Europe oil/products: Gasoline cracks jump after draw in US stocks

23 Jun 2021

London (Quantum Commodity Intelligence) - With US crude stocks shrinking at an alarming rate, down another 7.6 million barrels last week to add to the 7.3 million draw a week earlier, Brent hit highs last seen in 2018 on Wednesday.

Several chief executives have now chimed in with the warnings of $100/b oil in the future after the investment gap, although the bulls have their sights fixed on $80/b this summer, which will still help cash flows coming out of the pandemic.

Upstream oil companies are set to record 13-year high free cash flows this year of $348 billion, as oil prices rise, investment stagnates and shale producers turn profitable, said a report from energy consultancy Rystad Energy Wednesday.

But the US inventory statistics provoked a divergence in European prices with light ends, buoyed by the 2.9-million-barrel draw in US gasoline stocks, seeing double digit gains in metric ton prices, while distillates in Europe, after US stocks gained 1.8 million barrels, saw single digit rises.

By 1630 UK time, August Brent was trading at $75.70/b, up $0.95 from Tuesday. 


Naphtha cargo prices in north Europe gained $16.25/mt ($1.79/b) and the backwardation widened to July to $10.50/mt. The spread between July and August paper also widened to $9.50/mt. The July spread to Japan narrowed again to $10.75/mt, brokers said.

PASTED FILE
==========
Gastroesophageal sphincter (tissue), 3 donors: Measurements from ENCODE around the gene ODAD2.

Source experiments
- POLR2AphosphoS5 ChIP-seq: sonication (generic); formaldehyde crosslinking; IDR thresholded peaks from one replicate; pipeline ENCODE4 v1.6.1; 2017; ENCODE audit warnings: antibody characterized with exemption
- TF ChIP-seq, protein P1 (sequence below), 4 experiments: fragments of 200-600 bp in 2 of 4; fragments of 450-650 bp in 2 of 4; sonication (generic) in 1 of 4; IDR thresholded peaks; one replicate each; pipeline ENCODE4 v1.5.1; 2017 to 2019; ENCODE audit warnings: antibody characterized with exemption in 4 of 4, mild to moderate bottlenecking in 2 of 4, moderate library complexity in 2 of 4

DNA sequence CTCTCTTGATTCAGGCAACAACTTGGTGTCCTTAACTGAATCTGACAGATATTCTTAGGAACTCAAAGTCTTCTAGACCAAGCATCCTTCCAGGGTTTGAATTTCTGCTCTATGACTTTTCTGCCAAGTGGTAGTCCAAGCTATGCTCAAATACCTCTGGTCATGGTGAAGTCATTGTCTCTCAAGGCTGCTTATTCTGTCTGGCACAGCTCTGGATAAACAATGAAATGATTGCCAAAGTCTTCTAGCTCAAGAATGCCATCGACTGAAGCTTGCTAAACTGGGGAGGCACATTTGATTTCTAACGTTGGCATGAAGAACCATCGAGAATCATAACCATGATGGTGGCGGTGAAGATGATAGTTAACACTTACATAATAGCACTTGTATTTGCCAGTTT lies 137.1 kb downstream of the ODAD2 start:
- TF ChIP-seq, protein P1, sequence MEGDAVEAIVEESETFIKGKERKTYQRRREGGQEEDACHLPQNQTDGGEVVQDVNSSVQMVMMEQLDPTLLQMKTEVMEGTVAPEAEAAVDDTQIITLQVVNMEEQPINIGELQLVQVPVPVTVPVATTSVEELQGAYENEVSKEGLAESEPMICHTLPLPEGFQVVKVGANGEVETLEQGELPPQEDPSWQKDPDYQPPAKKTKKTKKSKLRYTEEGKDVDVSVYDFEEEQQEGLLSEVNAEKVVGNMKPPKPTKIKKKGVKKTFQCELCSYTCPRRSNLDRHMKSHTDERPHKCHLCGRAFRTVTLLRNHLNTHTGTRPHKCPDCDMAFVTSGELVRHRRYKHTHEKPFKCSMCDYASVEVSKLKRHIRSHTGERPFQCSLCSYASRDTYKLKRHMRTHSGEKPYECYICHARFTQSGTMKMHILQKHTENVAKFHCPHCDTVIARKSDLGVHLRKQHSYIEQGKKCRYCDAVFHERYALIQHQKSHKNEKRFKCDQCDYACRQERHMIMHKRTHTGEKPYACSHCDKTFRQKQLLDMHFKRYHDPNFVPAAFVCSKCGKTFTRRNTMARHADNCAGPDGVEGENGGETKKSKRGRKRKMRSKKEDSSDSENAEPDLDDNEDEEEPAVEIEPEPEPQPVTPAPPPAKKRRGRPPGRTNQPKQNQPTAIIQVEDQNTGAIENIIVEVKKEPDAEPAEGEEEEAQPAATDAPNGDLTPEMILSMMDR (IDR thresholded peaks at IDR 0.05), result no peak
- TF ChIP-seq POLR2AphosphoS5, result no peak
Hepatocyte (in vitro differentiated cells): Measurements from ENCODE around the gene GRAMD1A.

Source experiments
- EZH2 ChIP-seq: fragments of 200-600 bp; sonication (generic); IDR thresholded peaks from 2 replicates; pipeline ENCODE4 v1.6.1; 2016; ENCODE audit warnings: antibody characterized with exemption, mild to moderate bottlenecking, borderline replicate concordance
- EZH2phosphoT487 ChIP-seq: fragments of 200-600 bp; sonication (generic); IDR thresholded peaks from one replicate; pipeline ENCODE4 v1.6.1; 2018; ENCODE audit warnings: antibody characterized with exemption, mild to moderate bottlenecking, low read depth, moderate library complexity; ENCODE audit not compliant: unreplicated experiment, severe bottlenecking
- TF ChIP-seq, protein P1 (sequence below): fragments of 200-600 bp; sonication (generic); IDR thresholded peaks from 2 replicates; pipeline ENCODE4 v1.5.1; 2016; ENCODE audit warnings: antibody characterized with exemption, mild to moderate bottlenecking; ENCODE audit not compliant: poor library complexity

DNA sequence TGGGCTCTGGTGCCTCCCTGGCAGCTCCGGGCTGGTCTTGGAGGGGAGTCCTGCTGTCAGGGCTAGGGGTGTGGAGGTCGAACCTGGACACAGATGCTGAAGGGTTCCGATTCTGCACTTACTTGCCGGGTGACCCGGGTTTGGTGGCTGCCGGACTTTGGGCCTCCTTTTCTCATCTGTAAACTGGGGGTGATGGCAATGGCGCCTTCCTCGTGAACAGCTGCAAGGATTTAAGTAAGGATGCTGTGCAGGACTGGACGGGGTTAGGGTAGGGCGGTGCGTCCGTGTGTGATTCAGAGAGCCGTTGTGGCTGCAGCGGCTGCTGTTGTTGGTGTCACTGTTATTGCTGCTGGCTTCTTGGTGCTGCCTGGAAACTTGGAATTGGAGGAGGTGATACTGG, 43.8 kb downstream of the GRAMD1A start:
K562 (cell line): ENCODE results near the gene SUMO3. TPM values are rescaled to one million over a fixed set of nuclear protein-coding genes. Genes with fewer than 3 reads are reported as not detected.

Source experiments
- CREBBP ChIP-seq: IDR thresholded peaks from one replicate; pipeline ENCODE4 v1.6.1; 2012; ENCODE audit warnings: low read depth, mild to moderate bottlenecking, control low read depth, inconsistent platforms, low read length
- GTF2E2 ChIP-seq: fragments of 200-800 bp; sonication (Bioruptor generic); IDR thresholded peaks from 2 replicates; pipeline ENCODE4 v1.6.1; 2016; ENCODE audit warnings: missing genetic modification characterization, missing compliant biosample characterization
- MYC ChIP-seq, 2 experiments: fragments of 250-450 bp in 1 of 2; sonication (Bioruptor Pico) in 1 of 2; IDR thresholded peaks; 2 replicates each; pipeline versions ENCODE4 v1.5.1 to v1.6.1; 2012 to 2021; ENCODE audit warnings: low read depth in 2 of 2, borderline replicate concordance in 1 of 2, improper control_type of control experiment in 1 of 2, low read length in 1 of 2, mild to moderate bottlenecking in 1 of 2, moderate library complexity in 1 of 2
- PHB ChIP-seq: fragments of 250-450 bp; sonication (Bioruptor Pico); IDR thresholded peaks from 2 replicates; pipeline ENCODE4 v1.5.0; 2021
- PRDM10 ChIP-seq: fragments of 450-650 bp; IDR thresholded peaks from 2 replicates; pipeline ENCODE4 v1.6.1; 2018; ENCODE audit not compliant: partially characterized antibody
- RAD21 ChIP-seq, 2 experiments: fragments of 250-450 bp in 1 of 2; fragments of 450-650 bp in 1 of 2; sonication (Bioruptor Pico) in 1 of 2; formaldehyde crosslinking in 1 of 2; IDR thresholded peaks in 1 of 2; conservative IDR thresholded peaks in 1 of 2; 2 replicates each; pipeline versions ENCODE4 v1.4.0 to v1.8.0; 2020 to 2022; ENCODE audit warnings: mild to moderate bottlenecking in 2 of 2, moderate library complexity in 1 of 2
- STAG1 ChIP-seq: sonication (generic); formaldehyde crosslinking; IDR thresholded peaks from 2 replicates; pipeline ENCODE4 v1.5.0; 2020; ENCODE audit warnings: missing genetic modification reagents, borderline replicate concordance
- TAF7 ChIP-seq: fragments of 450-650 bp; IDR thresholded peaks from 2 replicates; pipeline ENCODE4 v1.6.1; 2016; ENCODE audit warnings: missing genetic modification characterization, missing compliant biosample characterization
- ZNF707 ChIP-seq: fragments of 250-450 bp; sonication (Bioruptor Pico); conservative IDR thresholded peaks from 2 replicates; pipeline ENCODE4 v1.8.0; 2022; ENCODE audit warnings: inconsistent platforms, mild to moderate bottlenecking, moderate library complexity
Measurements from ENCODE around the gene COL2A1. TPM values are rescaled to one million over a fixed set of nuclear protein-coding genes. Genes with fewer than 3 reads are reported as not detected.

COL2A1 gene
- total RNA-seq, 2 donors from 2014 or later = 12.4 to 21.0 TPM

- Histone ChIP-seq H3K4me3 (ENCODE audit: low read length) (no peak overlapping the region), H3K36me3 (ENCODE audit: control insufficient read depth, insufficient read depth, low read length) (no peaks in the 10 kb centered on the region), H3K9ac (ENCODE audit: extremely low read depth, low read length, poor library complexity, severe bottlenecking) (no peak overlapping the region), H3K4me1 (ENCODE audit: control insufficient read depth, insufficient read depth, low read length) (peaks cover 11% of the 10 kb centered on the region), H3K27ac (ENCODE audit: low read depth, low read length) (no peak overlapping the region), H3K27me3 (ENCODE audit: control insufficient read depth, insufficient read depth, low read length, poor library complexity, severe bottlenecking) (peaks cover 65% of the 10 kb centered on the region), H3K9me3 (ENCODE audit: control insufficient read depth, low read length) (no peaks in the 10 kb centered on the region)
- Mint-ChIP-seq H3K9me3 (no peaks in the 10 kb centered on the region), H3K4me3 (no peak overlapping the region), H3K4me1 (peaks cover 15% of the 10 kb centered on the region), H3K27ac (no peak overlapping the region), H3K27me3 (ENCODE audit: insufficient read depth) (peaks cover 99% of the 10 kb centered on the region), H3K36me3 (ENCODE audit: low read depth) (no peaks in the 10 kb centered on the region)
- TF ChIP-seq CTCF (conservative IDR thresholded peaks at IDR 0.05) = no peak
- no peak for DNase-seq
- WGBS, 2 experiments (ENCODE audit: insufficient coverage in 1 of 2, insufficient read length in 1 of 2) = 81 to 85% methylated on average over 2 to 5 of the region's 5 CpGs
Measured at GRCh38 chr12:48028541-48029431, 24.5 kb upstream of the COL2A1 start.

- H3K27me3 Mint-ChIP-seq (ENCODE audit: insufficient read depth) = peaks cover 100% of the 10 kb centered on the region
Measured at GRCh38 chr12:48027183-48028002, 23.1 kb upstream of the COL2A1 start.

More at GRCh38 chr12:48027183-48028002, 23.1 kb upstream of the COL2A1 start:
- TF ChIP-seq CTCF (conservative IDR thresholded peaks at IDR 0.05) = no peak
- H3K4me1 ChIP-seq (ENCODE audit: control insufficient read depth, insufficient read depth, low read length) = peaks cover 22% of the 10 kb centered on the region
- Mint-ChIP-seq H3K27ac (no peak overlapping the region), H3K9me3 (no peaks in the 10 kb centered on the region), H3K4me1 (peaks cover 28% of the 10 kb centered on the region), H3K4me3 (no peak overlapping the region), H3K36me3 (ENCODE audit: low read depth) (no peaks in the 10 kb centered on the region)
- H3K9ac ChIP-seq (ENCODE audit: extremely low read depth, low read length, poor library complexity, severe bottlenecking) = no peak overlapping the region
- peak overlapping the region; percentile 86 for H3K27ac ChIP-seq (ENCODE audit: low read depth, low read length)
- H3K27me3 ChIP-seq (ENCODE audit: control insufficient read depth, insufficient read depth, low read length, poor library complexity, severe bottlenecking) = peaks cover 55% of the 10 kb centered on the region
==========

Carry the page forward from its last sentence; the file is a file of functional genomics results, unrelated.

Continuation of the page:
Eurobob E5 barges traded flat to July paper in the morning, and than at a premium of $2/mt in the afternoon. Trade was brisk with 18,000 mt changing hands. The E10 market traded 8,000 mt at $2/mt above July E5 paper. Premium unleaded barges traded at $712/mt and $713/mt. The crack for Eurobob jumped $0.61/b, and there were similar gains in July and August.

Jet prices in north Europe almost followed the gain in Brent. A cargo traded into Le Havre at $21/mt above July LSG, but spot cracks have softened recently. Cargo trade in the Mediterranean remains very thin, sources said, and demand is filled out of storage barrels, often commanding a premium to the CIF cargo market in the north.

Diesel barges failed to trade in ARA for the second day in a row to mark the lack of demand still. The previous expiry of front month LSD Gasoil was the lowest since records began. Cargo premiums remain low in the north amid the contango, with bids into Amsterdam at $3/mt and offers at $3.50/mt above July LSG.

The fuel oil market continued to trade in very narrow range, with high sulfur barges changing hands between $515.50 and $517/mt, and 0.5% sulfur trading between $403 and $404/mt. Both the nearby curves in both markets were in slight backwardation.